Athletes

4 Extreme Athletes – Pushing Things To The Max!

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Tom Randall, Climber Get outdoorsTom Randall, Climber

Tom Randall is a worldclass rock climber who is passionate about exploring the boundaries and sharing his experiences with others. He has travelled around the world establishing first ascents and repeating some of the world’s hardest routes.

You’ve climbed some of the trickiest routes in the world. what’s the hardest challenge you’ve faced?

I think the hardest challenge I’ve completed so far has to be completing the ‘first ascent’ of a 24-hour climbing challenge in the Peak District. It consisted of 23 hours of mainly free solo climbing over 100 climbs, a lot by head torch, and also 23 miles of running between various locations. It nearly broke me!

What’s your next challenge?

My climbing partner Pete Whittaker and I are trying to make the first ascent of the hardest trad route in the world in Utah, USA. It’s a giant roof climb of 200ft of horizontal terrain in which you’re upside down for at least 30 minutes. I’m not sure it’s possible… but that’s what makes it appealing!

How much is your training divided by climbing and other strength work? 

The vast amount of my time nowadays is spent training and doing strength work, as I have a business to run, young children and various other commitments. It was this lack of time that lead to me developing an energy system board called a Lattice Board, which is a bit like the concept of an Ergo training machine for rowers. It’s simple, but very effective!

What are the most useful moves/exercises we can do to develop muscles for climbing?

My favourite tool for training good upper body strength and conditioning is a simple bar or the TRX/rings you find in most gyms. The key is to compliment high intensity work (reps of 2-8) with a lot of high volume/lower intensity work, which conditions the muscles aerobically.

With climbing, the focus of training is hugely on the upper body. We look at the forearm, shoulders and core as the main areas of training effort. For the forearm, it’s a lot of climbing (hard and easy) and also some basic gym work with heavy curls. For our shoulders and core, we do the above mentioned bar/TRX work and also floor work for the core. In my opinion, it’s essential  for high-end performers to do a certain amount of floor  work, as they will have pre-fatigued in their shoulders, so quality could be compromised if you continued to work your core in a hanging position. Many of the floor exercises out there get around this problem.

Does nutrition play a big part in climbing?

The key thing is eating good quality ingredients and something that digests easily during the day of training. I used to eat sandwiches and pasta, but I felt incredibly groggy afterwards and my training was compromised. I’ve now switched to a high-quality Paleo bar called Primal Pantry Bars. They’re not too big, taste natural (I hate the processed taste of many other things) and even my kids love them.

Tom is sponsored by: Wild Country, Rab, Sterling Rope, Five Ten and his own business ventures are Sublime Climbing and Lattice Training.

Chase Armitage Free Runner and DirectorChase Armitage, Free runner & director

Founder of the world famous 3run parkour team, chase and his team travel the world working on feature films, stunts, commercials, live shows, promotional events and producing their own mind-bending films and commercials. he also runs the 3run academy in Basingstoke.

You’ve done free running all over the world. what has been the hardest challenge?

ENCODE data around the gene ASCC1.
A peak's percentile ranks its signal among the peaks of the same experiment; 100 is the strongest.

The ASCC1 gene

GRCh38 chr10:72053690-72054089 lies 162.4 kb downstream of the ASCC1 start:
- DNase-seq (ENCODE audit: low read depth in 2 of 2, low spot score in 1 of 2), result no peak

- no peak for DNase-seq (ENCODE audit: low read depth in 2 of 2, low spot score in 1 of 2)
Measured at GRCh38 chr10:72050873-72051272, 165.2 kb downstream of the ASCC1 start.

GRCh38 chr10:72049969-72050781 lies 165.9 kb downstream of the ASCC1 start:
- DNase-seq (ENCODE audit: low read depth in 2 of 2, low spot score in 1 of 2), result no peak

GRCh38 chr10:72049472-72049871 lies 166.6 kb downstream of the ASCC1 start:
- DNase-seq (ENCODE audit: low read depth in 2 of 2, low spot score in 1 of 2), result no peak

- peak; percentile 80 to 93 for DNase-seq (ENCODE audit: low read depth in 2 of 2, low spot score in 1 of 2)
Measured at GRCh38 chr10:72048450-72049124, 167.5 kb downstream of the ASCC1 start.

I will always remember the time I shot a commercial in the Ukraine with my brother; we were being chased around a dock by two huge Doberman dogs!

Favourite stunt? 

It has to be jumping off a 13-story building while shooting a big commercial in Cape Town. I used a hosepipe to slow me down, Die Hard style!

What’s the most dangerous thing you’ve ever done?

I remember shooting The Bill many years ago and we came up with the idea to do ‘a gainer’ – a forward traveling backflip – from a bridge into a moving flat bed truck. Timing had to be spot on. I nailed it every time, but the danger rating was high.

What do you love about free running/parkour?

I love that it’s a way of life, a complete personal development system. It teaches you to overcome fears in the physical world, which translate into every-day life. So when I overcame the fear of flipping between two rooftops, I realised I shouldn’t fear silly things that are sometimes just in the mind, like being confident in a business meeting or approaching a girl. Parkour has kept me incredibly fit and you develop a very agile and strong body.

Some of your moves require exceptional strength…How have you developed that?

My approach to training is to make it fun, as passion is the thing that really fuels me. I built a parkour gym in my bark garden from Bamboo, so I train on that most days. I also do a lot of indoor and outdoor rock climbing, and make good use of our indoor facility at the  3RUN Academy, which is incredible for learning crazy new moves and taking them outside. I do some weight training and general fun conditioning at the gym. Other than that I just fill my life with physical activity. I snowboard, cycle, skydive, swim, hike… anything outdoors and which connects me to nature. I have recently taken up yoga and meditation, which is incredible. I wish I had found it earlier. I went to Amsterdam to train with Wim Hoff, the Ice Man, he is incredible. Look him up!

What is your top tip for getting a Six-Packs?

My approach to training is to make it fun, as passion is the thing that really fuels me. I built a parkour gym in my bark garden from Bamboo, so I train on that most days. I also do a lot of indoor and outdoor rock climbing, and make good use of our indoor facility at the  3RUN Academy, which is incredible for learning crazy new moves and taking them outside. I do some weight training and general fun conditioning at the gym. Other than that I just fill my life with physical activity. I snowboard, cycle, skydive, swim, hike… anything outdoors and which connects me to nature. I have recently taken up yoga and meditation, which is incredible. I wish I had found it earlier. I went to Amsterdam to train with Wim Hoff, the Ice Man, he is incredible. Look him up!

What is your top tip for getting a six-pack